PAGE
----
By Amy McCarthy
By Scott Reitz
By Scott Reitz
By Lauren Drewes Daniels
By Alice Laussade
By City of Ate
The bright, 40-foot mural depicting island folk and sea creatures still hangs above the bar. Walls and bar table pedestals are still barnacled in bright broken tiles and painted shards of mirror. Odd sconces resembling vacuum cleaner upholstery nozzles still scatter refracted halogen beams onto the walls.
A mural depicting a blue sky dotted with little cloud puffs still dangles from the ceiling--the kind of thing you might find in the Samba Room at the Holiday Inn in Des Moines. And lest you forget what this setting is a backdrop for, a ferocious-looking lizard with a pair of frog legs dangling from its mouth clings to one wall.
Executive Chef Roger Fernandez, a NorthSouth refugee, calls his fare "Mex-Tex," or dishes that keep "the Mexican in Mexican food." But all the snazzy decor and provocative semantics don't change the fact that AFabulosa!'s menu is little more than typical enchilada, taco, and fajita fare along with a few especiales.
A few of these standards come off fairly well, primarily because they're threaded with subtle twists. AFabulosa!'s thick, gooey chicken quesadillas are better than your typical tortilla Frisbees because they're caulked shut with tasty jalapeno jack cheese. A dipper blended from cilantro-infused sour cream and ranch dressing creates a refreshing spark from otherwise pedestrian components.
And despite a tattered appearance most likely caused by overzealous de-veining, the tasty shrimp cocktail, served in a margarita glass, was perked with a rich tomato salsa cooled with cilantro, lime, and a layer of shredded lettuce.
Even the beef fajitas were better than most renditions. Juicy, flavorful strips of grilled skirt steak were mingled with supple pieces of grilled onion and pepper instead of the more common assembly of leathery scraps of burlap hidden in a tangle of sauteed mush.
Achiote-grilled chicken breast, by far the best item I tried, was tangy and moist with clean, refreshing flavors. A side of potato corn cakes was moist and savory with a crisp outer crust.
But much of the rest of the menu was a Fab flop (delicious frozen margaritas excepted). Shrimp-stuffed jalapenos were an out-of-whack pairing of fiercely hot peppers armored in a hard, bland batter crust cocooning nearly microscopic, tasteless shrimp--the culinary version of swatting a fly with a SCUD missile.
Fish tacos, remarkable in their ability to skirt even a scant hint of flavor, were flecked with specks of fish barely visible to the naked eye; beef enchiladas, stuffed with sour, off-tasting ground meat, were limp, mushy, and pasty.
AFabulosa! chicken breast featured a dry bird bosom and corn relish speckled with beans that were undercooked and hard, though a side of cilantro rice was moist and fluffy.
This food hovers a couple of notches above Jungle Red's muddled menu. So it's curious why AFabulosa!'s roughly identical ownership group would risk traumatic culinary flashbacks by retaining virtually every decorative touch from its predecessor.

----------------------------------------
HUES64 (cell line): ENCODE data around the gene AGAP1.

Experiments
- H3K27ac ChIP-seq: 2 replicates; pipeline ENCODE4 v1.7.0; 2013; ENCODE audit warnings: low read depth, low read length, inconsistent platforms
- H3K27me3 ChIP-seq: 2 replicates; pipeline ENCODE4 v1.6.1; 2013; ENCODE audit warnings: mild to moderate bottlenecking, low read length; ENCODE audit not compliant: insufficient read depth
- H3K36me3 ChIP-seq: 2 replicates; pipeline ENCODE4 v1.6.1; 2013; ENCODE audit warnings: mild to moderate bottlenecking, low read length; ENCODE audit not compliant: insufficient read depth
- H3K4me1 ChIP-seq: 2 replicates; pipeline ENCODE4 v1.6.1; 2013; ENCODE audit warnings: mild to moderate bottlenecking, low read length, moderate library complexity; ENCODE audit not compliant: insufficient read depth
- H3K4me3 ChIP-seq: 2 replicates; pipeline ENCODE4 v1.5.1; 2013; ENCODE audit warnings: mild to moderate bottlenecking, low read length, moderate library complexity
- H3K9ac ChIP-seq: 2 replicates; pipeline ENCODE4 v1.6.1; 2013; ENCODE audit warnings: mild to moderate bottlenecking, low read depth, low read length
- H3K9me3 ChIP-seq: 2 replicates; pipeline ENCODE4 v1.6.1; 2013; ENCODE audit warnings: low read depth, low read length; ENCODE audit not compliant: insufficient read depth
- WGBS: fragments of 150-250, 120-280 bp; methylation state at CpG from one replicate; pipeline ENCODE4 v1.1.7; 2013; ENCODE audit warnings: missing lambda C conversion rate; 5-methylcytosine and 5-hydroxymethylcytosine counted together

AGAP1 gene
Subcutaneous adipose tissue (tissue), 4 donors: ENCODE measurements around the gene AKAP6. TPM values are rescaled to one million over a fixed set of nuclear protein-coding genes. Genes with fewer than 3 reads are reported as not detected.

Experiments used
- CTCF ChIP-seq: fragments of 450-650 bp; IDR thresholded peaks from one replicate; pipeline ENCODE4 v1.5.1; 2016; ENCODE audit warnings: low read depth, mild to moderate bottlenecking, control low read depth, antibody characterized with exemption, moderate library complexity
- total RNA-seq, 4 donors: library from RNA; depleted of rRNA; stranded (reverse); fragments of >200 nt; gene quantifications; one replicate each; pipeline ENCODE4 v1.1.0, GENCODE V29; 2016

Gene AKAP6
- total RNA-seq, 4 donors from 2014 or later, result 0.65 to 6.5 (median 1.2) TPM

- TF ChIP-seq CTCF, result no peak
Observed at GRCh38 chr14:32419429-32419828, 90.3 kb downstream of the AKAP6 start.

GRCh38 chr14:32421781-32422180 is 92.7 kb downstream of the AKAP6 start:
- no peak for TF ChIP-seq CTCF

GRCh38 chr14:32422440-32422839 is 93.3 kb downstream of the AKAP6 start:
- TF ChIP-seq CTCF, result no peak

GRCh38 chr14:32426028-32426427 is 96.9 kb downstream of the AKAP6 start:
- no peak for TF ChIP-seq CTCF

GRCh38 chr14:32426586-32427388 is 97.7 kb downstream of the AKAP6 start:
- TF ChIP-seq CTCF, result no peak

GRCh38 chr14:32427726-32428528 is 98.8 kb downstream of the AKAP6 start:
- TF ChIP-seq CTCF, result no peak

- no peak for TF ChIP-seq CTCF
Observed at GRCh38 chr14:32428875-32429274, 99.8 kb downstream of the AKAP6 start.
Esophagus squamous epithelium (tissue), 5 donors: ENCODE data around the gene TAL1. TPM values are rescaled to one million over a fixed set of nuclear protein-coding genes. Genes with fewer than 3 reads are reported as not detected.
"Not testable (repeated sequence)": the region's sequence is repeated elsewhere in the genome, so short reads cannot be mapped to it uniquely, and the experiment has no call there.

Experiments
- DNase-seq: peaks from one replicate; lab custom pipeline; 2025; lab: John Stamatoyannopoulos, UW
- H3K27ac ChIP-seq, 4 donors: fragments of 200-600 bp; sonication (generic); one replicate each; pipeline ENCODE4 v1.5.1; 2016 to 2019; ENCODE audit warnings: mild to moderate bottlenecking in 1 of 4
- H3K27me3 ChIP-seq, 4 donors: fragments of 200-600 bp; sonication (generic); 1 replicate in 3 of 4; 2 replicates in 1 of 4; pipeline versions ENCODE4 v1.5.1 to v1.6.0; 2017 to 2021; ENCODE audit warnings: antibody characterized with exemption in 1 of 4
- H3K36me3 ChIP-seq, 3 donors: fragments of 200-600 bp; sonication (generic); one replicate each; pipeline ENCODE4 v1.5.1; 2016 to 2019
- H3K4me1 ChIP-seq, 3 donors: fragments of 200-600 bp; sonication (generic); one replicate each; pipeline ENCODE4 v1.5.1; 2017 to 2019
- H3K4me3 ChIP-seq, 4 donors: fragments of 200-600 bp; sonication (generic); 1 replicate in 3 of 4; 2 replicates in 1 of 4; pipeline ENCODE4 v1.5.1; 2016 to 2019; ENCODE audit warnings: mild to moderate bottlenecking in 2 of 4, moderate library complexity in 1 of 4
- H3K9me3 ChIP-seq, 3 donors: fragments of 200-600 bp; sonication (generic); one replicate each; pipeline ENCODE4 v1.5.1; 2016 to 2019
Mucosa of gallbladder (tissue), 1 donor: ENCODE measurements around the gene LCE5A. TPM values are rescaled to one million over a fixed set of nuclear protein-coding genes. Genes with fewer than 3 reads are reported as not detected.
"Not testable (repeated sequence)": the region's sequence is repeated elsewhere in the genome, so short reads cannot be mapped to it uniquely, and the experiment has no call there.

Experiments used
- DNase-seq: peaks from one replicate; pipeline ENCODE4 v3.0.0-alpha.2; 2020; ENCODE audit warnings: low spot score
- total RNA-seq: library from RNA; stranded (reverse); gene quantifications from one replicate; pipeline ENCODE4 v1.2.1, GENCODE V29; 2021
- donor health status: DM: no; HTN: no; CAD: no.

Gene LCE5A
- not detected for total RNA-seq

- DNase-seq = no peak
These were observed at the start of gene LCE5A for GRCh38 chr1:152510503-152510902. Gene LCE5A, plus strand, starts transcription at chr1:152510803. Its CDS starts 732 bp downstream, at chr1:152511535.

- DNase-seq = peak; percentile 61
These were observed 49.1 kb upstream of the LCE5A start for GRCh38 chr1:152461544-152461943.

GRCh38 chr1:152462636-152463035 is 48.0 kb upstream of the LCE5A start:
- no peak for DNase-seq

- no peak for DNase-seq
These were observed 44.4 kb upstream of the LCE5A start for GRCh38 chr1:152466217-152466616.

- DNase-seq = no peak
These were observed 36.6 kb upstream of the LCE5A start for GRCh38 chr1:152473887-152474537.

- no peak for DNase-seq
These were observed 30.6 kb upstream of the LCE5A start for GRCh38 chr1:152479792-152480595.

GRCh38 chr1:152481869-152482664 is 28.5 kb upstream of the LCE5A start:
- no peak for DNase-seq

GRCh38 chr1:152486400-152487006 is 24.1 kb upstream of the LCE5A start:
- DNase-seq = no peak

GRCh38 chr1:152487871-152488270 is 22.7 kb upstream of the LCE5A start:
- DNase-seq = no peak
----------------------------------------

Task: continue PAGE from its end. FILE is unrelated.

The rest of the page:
The same flat black tables are set with similar brightly colored red, green, blue, and yellow napkins stuffed in glasses. Every table has the same trio of black chairs with bright red seats, with the fourth seat a high-back "host" chair covered in leopard-patterned vinyl. The same big booth benches covered in the same feline plastic are situated near the windows. This is like a bride consenting to change her name while refusing to cut loose an ex-lover. And that's a big ADragulosa!
At its most strenuously average, Mexican food--or Tex-Mex, or Mex-Tex, or drex-hex or whatever convoluted label you give it--just kind of lies there. It rudely lounges on your plate. It's limpid in your mouth. And it lies hard in your gullet until it leaves your body with the ferocity of a backfiring '55 Chevy pickup.
When this food is good--thoughtfully prepared and carefully assembled--it can be extraordinary. When it's average, it doesn't wear well at all. There's just too much going on here, too many possibilities for culinary carnage. It's front-loaded with heat, back-loaded with fat, and filled with fibrous bulk. It's like the bumble bee: An unlikely flier from the standpoint of theoretical aerodynamics, but by some miracle, it can take flight like a hawk--or at least a dirigible with a gas leak.
You won't find any zeppelins hissing on your plate at Sol's Cocina. You could call this crash-landed cuisine, but this assumes the menu ever got airborne, a possibility that is not readily apparent.
Sol's chips, a mix of tan, deep blue, and bright orange tortilla shrapnel, are thickly coated with oil. And they have a flavor something like papier-mache.
But perhaps this shouldn't be surprising. A news release announcing the birth of Sol's Cocina says this Lakewood Tex-Mex hovel mimics Sol's Taco Lounge, its Deep Ellum sibling, by offering only the healthiest, freshest homemade Mexican food (no lard--canola oil only). Apparently, serving chips with an oily sheen is fine as long as the shine is bled from heart-healthy rapeseeds.